Diet and Lifestyle Treat Autoimmune Disease

According to the U.S. Department of Health and Human Services, 23.5 million Americans are affected by one or more autoimmune diseases. These are conditions for which the body’s immune system mistakenly considers its own organs or tissues foreign invaders and attacks them. Of the 80+ known conditions, familiar variants include celiac disease, diabetes type 1, Grave’s disease, Hashimoto’s thyroiditis, multiple sclerosis, psoriasis, rheumatoid arthritis, and lupus.

So how does someone wind up with an autoimmune condition?

autoimmune conditionsThe latest research suggests that these diseases manifest as a result of a “perfect storm” of the following three elements:

  • A genetic predisposition for the condition
  • One or more “triggers” for which the affected individual is sensitive – e.g., food allergies, chronic inflammation, nutrient depletions, infections, toxins
  • A “leaky gut” that allows bacteria and dietary antigens (i.e., molecules capable of producing an immune response) into the bloodstream.

To date, there is no permanent cure for an autoimmune condition. However, through lifestyle and dietary changes, the “triggers” can be eliminated, and the “leaky gut” repaired. With no trigger(s) and “leaky gut,” the autoimmune condition can go into remission.

Different people have different triggers for their conditions. It can take time to figure out the root cause of an autoimmune response. Food allergies are common irritants, with milk, eggs, peanuts, tree nuts, fish, shellfish, soy, and wheat accounting for 90% of all sensitivities. Chronic inflammation is another common trigger. It occurs when the immune system is constantly fighting allergies, infection, and/or toxins. When the immune system gets stressed, it can “go rogue” and start attacking the body’s own tissues. These triggers must be eliminated to eradicate inflammation and allow the immune system to become calm, strong, and responsive.

Intestinal health is paramount for persons affected by autoimmune disease… and everyone else, for that matter. The intestines break down the food we eat to extract nutrients that fuel our bodies. They keep our water and electrolytes in balance. They also play a big role in the proper functioning of our immune system. Three conditions impair gut function:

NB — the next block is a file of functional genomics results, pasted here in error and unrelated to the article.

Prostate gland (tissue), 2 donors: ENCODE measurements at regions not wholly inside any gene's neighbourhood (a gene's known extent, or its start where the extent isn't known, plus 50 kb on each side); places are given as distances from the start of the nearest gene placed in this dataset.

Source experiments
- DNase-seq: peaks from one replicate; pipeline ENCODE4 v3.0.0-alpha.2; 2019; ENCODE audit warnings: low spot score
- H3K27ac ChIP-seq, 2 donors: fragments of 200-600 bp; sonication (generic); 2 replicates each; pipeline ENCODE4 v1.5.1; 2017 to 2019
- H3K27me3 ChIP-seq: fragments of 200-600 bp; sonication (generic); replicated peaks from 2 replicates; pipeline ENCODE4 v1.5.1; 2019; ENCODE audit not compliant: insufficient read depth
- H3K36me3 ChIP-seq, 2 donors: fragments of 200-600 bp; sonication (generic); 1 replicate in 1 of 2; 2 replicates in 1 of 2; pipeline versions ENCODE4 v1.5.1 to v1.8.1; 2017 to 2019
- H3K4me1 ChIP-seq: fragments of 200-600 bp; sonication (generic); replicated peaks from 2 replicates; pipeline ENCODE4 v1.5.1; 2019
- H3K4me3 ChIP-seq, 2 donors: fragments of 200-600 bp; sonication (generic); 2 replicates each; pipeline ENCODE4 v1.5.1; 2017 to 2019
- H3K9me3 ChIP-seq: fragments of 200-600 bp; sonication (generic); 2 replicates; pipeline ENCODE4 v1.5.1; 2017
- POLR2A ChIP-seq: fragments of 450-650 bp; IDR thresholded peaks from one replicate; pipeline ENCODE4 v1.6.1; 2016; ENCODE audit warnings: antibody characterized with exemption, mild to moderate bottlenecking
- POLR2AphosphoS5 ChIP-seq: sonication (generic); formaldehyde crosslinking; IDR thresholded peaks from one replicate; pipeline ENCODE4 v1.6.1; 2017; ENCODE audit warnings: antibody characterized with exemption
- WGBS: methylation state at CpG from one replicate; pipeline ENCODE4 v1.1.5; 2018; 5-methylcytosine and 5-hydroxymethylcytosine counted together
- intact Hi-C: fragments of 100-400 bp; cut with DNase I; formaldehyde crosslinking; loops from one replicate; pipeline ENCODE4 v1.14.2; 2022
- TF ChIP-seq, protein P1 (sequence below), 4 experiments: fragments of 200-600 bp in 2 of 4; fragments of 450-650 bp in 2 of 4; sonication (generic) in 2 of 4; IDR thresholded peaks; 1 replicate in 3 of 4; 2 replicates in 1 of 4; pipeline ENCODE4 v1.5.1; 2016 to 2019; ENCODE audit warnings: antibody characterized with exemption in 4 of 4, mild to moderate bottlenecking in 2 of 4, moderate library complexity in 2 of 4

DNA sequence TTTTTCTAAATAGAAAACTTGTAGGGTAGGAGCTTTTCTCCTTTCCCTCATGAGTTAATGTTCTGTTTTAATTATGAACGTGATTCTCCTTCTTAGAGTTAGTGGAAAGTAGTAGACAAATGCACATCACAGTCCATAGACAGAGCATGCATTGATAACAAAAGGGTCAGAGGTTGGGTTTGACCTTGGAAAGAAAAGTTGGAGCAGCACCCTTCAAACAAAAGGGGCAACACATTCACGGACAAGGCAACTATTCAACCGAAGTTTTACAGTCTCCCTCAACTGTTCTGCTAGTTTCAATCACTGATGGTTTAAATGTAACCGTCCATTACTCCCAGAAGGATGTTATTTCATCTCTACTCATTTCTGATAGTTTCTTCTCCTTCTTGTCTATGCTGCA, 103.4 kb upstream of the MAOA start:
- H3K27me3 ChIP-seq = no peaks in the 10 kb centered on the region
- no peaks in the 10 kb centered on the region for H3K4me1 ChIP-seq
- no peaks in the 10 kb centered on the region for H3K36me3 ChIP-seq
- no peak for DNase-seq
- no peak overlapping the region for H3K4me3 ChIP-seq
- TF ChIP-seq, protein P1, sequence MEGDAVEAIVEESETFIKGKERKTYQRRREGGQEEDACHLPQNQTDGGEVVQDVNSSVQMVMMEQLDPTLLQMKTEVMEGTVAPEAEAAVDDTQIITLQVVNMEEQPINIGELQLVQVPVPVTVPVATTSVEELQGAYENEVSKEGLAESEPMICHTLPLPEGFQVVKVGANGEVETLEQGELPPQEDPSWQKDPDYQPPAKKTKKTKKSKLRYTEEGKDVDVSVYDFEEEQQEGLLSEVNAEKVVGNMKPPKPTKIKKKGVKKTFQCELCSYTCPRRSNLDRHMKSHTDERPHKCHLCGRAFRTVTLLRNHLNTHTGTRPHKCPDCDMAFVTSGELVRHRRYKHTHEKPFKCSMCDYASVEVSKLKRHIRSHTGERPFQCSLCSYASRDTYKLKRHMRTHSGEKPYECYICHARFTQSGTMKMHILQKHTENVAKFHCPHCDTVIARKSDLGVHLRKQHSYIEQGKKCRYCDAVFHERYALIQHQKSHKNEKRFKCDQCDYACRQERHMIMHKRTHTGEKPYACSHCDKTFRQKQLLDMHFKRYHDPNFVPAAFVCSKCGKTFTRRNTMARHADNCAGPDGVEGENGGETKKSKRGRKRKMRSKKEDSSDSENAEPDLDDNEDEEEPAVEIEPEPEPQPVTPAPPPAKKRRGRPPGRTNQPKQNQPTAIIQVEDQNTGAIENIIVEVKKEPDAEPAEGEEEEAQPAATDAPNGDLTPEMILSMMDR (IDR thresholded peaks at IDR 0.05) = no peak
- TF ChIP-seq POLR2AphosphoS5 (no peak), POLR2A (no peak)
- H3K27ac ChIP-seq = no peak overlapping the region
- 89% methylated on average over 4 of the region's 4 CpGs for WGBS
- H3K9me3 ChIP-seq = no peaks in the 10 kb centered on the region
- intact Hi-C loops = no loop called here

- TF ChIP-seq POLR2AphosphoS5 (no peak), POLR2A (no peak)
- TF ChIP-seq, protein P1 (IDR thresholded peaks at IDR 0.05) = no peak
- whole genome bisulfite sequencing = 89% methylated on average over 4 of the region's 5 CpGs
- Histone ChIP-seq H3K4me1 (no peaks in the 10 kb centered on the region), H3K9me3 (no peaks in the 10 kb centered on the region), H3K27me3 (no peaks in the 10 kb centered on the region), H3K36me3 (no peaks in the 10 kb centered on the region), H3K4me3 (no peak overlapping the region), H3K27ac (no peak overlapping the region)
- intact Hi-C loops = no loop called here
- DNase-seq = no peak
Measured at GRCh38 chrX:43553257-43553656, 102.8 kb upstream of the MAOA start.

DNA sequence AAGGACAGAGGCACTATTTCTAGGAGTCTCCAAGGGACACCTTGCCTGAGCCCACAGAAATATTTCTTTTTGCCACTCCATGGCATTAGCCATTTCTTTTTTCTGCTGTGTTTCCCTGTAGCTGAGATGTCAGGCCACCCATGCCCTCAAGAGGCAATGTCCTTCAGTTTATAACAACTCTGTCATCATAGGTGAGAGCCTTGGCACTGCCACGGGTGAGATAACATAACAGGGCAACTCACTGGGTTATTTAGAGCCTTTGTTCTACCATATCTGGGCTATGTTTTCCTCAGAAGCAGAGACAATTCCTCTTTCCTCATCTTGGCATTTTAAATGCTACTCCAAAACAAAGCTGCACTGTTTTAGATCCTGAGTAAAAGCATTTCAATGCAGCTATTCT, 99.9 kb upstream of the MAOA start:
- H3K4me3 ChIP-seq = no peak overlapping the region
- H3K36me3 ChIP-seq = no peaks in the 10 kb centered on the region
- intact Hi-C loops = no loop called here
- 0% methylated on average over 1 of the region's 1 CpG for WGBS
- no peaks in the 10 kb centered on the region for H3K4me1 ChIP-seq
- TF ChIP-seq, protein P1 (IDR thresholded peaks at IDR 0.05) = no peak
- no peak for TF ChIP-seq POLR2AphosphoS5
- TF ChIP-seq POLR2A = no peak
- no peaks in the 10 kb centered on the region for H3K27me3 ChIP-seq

• “Leaky Gut”: When healthy, the small intestines maintain tight junctions in the endothelial lining that block all but the smallest of food particles from passing through the intestinal wall. When these junctions become loose, forbidden substances make their way out of the gut. Common factors that increase intestinal permeability include: alcohol, food allergies, gluten, NSAIDs (e.g., Advil, Motrin, ibuprofen), psychological stress, surgery/trauma, and unsaturated fats.
  • Imbalanced Bacteria: The gut needs a strong population of friendly bacteria to help break down food. Antibiotics kill off good bacteria along with the bad, leaving undigested food in its wake. That residue provides the breeding ground for unhealthy bacteria. The resulting small intestine bacterial overgrowth (SIBO) can cause or exacerbate “leaky gut.” Excess estrogen and undigested seeds also precipitate SIBO.
  • Compromised Nutrient Absorption: The gut uses hair-like projections called microvilli to extract nutrients from our food. Foods high in lectin – e.g., grains, legumes, and nightshade vegetables – may interact badly with the brush border, causing it to flatten. With reduced surface area for food interaction, fewer nutrients get absorbed. (Note: Proper food preparation can eliminate lectins from foods.)

In The Autoimmune Solution, Dr. Amy Myers, MD provides a four-step process to remove the autoimmune triggers, restore digestive enzymes, re-inoculate healthy bacteria, and repair the gut. The following dietary precepts form the foundation for her protocol:

  • Work with a physician (preferably one trained in functional, integrative, or naturopathic medicine) to diagnose the condition(s), render lifestyle and dietary recommendations, prescribe medication and supplements (as needed), and monitor progress.
  • Eliminate all sources of gluten (including food and personal care products) and all forms of processed carbohydrates, sugar, and starch.
  • Eliminate soy, grains, legumes, and nightshade vegetables (e.g., potatoes, tomatoes, eggplant, peppers).
  • Eliminate Genetically Modified Organisms (GMOs) from the diet. They’re bred to resist pests, diseases, pesticides, and herbicides; they may resist our digestive processes, too.
  • Use grass-fed beef/pork, free-range poultry, and wild-caught fish as sources of protein. When eating non-organic meat or farm-raised fish, we’re feasting on the GMO-based grains that they were fed.
  • Buy organic produce to maximize the nutrient content of the food. Organic produce benefits from the farmer’s attentive care of the soil and natural remedies for pests and disease.
  • Get rid of Teflon cooking surfaces; avoid plastic for food preparation or storage.
  • Consider installing air and water filters for the home.

Autoimmune disease prevents challenges for those afflicted, but there is a message of hope. By getting rid of the “triggers” and healing the gut, the antibodies that are destroying healthy tissue can go away, and the body can repair the affected areas.